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GeForce GTX 570 vs Geforce GTX 670

Intro

The GeForce GTX 570 features core speeds of 732 MHz on the GPU, and 950 MHz on the 1280 MB of GDDR5 RAM. It features 480 SPUs along with 60 TAUs and 40 Rasterization Operator Units.

Compare all of that to the Geforce GTX 670, which features clock speeds of 915 MHz on the GPU, and 1500 MHz on the 2048 MB of GDDR5 memory. It features 1344 SPUs along with 112 Texture Address Units and 32 Rasterization Operator Units.

(No game benchmarks for this combination yet.)

Power Usage and Theoretical Benchmarks

Power Consumption (Max TDP)

Geforce GTX 670 170 Watts
GeForce GTX 570 219 Watts
Difference: 49 Watts (29%)

Memory Bandwidth

Theoretically speaking, the Geforce GTX 670 should be quite a bit faster than the GeForce GTX 570 overall. (explain)

Geforce GTX 670 192000 MB/sec
GeForce GTX 570 152000 MB/sec
Difference: 40000 (26%)

Texel Rate

The Geforce GTX 670 should be a lot (more or less 133%) better at texture filtering than the GeForce GTX 570. (explain)

Geforce GTX 670 102480 Mtexels/sec
GeForce GTX 570 43920 Mtexels/sec
Difference: 58560 (133%)

Pixel Rate

Both cards have exactly the same pixel fill rate, so in theory they should perform equally good at at FSAA, and be capable of handling the same screen resolutions. (explain)

Please note that the above 'benchmarks' are all just theoretical - the results were calculated based on the card's specifications, and real-world performance may (and probably will) vary at least a bit.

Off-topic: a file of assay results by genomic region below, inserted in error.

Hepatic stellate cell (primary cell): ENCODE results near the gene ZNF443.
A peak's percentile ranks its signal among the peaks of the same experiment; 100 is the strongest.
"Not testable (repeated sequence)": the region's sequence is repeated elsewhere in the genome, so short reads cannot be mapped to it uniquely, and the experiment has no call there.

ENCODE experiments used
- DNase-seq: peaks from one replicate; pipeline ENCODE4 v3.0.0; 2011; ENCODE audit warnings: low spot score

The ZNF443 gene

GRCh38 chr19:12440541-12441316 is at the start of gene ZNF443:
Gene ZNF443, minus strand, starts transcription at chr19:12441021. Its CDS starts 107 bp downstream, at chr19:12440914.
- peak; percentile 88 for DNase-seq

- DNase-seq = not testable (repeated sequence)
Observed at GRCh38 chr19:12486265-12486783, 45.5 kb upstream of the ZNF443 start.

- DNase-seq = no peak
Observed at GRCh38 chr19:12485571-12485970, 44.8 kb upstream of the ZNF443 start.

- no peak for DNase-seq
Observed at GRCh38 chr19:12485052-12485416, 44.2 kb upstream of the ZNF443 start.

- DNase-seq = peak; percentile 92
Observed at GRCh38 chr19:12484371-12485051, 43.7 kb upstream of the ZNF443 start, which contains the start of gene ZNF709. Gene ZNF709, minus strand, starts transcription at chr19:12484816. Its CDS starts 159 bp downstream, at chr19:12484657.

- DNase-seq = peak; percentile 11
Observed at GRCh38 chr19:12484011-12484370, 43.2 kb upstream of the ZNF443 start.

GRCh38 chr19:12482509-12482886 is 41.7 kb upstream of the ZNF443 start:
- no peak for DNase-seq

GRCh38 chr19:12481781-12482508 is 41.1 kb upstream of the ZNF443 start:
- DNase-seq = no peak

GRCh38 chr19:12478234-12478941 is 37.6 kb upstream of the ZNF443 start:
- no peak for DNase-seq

Price Comparison

GeForce GTX 570

Amazon.com

Geforce GTX 670

Amazon.com

Please note that the price comparisons are based on search keywords - sometimes it might show cards with very similar names that are not exactly the same as the one chosen in the comparison. We do try to filter out the wrong results as best we can, though.

Specifications

Model GeForce GTX 570 Geforce GTX 670
Manufacturer nVidia nVidia
Year December 2010 May 2012
Code Name GF110 GK104
Fab Process 40 nm 28 nm
Bus PCIe x16 PCIe 3.0 x16
Memory 1280 MB 2048 MB
Core Speed 732 MHz 915 MHz
Shader Speed 1464 MHz 915 MHz
Memory Speed 950 MHz (3800 MHz effective) 1500 MHz (6000 MHz effective)
Unified Shaders 480 1344
Texture Mapping Units 60 112
Render Output Units 40 32
Bus Type GDDR5 GDDR5
Bus Width 320-bit 256-bit
DirectX Version DirectX 11 DirectX 11.0
OpenGL Version OpenGL 4.1 OpenGL 4.2
Power (Max TDP) 219 watts 170 watts
Shader Model 5.0 5.0
Bandwidth 152000 MB/sec 192000 MB/sec
Texel Rate 43920 Mtexels/sec 102480 Mtexels/sec
Pixel Rate 29280 Mpixels/sec 29280 Mpixels/sec

Memory Bandwidth: Memory bandwidth is the maximum amount of data (in units of megabytes per second) that can be moved over the external memory interface in one second. It's calculated by multiplying the card's interface width by its memory speed. In the case of DDR type RAM, it must be multiplied by 2 once again. If it uses DDR5, multiply by ANOTHER 2x. The higher the memory bandwidth, the faster the card will be in general. It especially helps with anti-aliasing, High Dynamic Range and higher screen resolutions.

Texel Rate: Texel rate is the maximum number of texture map elements (texels) that can be processed per second. This number is calculated by multiplying the total texture units by the core speed of the chip. The better this number, the better the card will be at texture filtering (anisotropic filtering - AF). It is measured in millions of texels processed per second.

Pixel Rate: Pixel rate is the maximum number of pixels that the graphics card can possibly write to its local memory per second - measured in millions of pixels per second. The number is worked out by multiplying the number of colour ROPs by the the core speed of the card. ROPs (Raster Operations Pipelines - aka Render Output Units) are responsible for filling the screen with pixels (the image). The actual pixel rate is also dependant on lots of other factors, especially the memory bandwidth of the card - the lower the bandwidth is, the lower the ability to reach the maximum fill rate.

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